Paris faces hottest day ever, prompting concerns for Notre Dame Cathedral

Temperatures reached a sweltering 107 degrees Thursday.

PARIS -- Paris experienced its hottest day on record Thursday, as authorities warned the extreme heat could pose a threat to the rebuilding work at Notre Dame Cathedral.

The temperature rose to a sweltering 107 degrees at the peak of the heat in the afternoon. That means July 25, 2019, will go down in history as the hottest day the French capital ever recorded, smashing the previous record of 104.7 degrees set in 1947, according to Meteo-France, the national meteorological service.

Much of the city center, usually abuzz with tourists, remained empty as temperatures soared around mid-afternoon. Public health authorities have issued several warnings to stay away from the sun during the hottest parts of the day.

However, some Parisians and tourists have been enjoying the day by swimming in the fountains near the Eiffel Tower. The city council opened up town halls and government buildings to be used as air conditioned spaces for people to escape the heat, and a service has been provided to the elderly to drive them to the nearest cool-room at their request, according to local media.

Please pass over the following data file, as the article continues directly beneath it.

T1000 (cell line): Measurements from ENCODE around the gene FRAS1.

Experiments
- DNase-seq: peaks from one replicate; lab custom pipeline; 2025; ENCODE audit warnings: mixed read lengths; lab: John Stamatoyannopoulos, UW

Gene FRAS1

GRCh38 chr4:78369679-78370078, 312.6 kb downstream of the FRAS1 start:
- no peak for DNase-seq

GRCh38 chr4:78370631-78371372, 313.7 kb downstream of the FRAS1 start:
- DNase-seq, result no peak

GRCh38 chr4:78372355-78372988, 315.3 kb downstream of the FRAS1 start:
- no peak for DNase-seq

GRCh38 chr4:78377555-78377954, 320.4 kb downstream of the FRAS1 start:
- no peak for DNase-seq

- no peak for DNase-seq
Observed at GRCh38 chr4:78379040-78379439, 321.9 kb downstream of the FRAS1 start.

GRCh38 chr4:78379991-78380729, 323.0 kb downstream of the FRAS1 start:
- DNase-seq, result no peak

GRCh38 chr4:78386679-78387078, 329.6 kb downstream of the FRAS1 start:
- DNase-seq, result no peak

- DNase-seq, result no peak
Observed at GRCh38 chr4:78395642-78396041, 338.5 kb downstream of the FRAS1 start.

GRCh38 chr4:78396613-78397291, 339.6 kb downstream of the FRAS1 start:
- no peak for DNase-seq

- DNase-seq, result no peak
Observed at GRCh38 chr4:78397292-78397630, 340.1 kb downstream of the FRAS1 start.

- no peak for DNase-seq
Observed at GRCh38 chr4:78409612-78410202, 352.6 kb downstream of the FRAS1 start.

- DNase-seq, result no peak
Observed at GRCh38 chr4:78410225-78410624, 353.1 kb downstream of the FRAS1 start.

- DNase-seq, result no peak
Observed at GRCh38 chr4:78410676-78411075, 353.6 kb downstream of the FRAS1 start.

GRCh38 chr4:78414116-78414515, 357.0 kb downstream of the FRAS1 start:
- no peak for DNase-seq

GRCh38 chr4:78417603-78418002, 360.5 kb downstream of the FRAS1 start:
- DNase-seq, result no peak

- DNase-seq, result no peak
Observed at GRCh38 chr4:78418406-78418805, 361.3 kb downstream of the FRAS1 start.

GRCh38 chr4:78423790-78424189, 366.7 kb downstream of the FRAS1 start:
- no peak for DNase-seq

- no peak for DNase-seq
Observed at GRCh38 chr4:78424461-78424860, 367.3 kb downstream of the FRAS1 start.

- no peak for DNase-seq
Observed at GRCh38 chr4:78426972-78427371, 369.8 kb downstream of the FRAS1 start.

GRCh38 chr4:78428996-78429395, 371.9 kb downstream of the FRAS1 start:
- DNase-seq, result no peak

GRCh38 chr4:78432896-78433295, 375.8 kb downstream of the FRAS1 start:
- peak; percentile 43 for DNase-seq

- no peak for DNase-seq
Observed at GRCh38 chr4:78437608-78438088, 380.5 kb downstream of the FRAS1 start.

As the heat wave spreads across the whole of Europe, Parisian authorities face a unique problem with regards to Notre Dame, the historic cathedral devastated by a fire in April.

"I am very worried about the heat wave," Philippe Villeneuve, the chief architect for the cathedral's restoration, told Reuters Wednesday. "What I fear is that the joints or the masonry, as they dry, lose their coherence, their cohesion and their structural qualities and that all of sudden, the vault gives way."

Villeneuve warned that the cathedral's vaulted ceiling "could well collapse," although the cathedral seems to have withstood the heat for the time being.